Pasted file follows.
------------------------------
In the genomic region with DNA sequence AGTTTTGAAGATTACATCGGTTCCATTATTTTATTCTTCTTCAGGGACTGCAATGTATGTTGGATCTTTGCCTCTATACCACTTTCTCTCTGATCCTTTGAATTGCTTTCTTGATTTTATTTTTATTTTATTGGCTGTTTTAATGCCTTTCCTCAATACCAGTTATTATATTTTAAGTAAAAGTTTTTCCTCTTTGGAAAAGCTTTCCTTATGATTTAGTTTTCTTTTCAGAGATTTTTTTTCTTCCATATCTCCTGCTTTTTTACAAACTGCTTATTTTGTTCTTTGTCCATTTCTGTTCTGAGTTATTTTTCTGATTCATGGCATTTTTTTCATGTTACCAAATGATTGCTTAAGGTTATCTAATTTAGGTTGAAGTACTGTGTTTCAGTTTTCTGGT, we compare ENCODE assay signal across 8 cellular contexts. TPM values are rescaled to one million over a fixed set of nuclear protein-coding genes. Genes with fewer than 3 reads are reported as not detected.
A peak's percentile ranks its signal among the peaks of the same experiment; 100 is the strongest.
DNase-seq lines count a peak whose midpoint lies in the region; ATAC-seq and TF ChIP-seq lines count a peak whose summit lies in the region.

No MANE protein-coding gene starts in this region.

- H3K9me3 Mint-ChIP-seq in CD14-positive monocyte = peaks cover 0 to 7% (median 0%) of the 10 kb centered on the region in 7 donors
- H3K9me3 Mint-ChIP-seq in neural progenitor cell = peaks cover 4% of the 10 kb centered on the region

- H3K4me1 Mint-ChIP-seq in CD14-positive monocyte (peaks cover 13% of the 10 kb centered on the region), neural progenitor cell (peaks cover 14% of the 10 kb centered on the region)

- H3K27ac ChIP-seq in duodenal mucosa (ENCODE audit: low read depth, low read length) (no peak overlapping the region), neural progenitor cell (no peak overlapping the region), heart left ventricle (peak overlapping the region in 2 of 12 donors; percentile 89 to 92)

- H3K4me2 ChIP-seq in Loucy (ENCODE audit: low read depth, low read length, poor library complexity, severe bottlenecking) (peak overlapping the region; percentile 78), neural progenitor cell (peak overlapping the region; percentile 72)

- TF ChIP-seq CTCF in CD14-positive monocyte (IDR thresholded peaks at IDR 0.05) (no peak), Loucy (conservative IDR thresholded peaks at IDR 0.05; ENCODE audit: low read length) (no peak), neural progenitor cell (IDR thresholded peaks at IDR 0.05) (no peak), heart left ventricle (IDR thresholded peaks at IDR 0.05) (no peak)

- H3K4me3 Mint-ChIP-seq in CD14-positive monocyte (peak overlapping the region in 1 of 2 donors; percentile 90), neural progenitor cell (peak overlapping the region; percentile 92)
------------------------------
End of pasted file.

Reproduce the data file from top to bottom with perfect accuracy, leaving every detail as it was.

In the genomic region with DNA sequence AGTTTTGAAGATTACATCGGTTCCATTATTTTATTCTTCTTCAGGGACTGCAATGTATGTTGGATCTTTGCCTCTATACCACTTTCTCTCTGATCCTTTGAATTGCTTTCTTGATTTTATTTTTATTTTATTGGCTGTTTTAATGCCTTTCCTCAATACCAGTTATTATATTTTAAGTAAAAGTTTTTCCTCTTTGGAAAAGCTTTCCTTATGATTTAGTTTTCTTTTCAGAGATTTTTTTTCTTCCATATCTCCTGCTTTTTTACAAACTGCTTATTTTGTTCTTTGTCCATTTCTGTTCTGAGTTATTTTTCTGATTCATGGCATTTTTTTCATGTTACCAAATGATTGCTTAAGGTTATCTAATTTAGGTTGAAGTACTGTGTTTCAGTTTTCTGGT, we compare ENCODE assay signal across 8 cellular contexts. TPM values are rescaled to one million over a fixed set of nuclear protein-coding genes. Genes with fewer than 3 reads are reported as not detected.
A peak's percentile ranks its signal among the peaks of the same experiment; 100 is the strongest.
DNase-seq lines count a peak whose midpoint lies in the region; ATAC-seq and TF ChIP-seq lines count a peak whose summit lies in the region.

No MANE protein-coding gene starts in this region.

- H3K9me3 Mint-ChIP-seq in CD14-positive monocyte = peaks cover 0 to 7% (median 0%) of the 10 kb centered on the region in 7 donors
- H3K9me3 Mint-ChIP-seq in neural progenitor cell = peaks cover 4% of the 10 kb centered on the region

- H3K4me1 Mint-ChIP-seq in CD14-positive monocyte (peaks cover 13% of the 10 kb centered on the region), neural progenitor cell (peaks cover 14% of the 10 kb centered on the region)

- H3K27ac ChIP-seq in duodenal mucosa (ENCODE audit: low read depth, low read length) (no peak overlapping the region), neural progenitor cell (no peak overlapping the region), heart left ventricle (peak overlapping the region in 2 of 12 donors; percentile 89 to 92)

- H3K4me2 ChIP-seq in Loucy (ENCODE audit: low read depth, low read length, poor library complexity, severe bottlenecking) (peak overlapping the region; percentile 78), neural progenitor cell (peak overlapping the region; percentile 72)

- TF ChIP-seq CTCF in CD14-positive monocyte (IDR thresholded peaks at IDR 0.05) (no peak), Loucy (conservative IDR thresholded peaks at IDR 0.05; ENCODE audit: low read length) (no peak), neural progenitor cell (IDR thresholded peaks at IDR 0.05) (no peak), heart left ventricle (IDR thresholded peaks at IDR 0.05) (no peak)

- H3K4me3 Mint-ChIP-seq in CD14-positive monocyte (peak overlapping the region in 1 of 2 donors; percentile 90), neural progenitor cell (peak overlapping the region; percentile 92)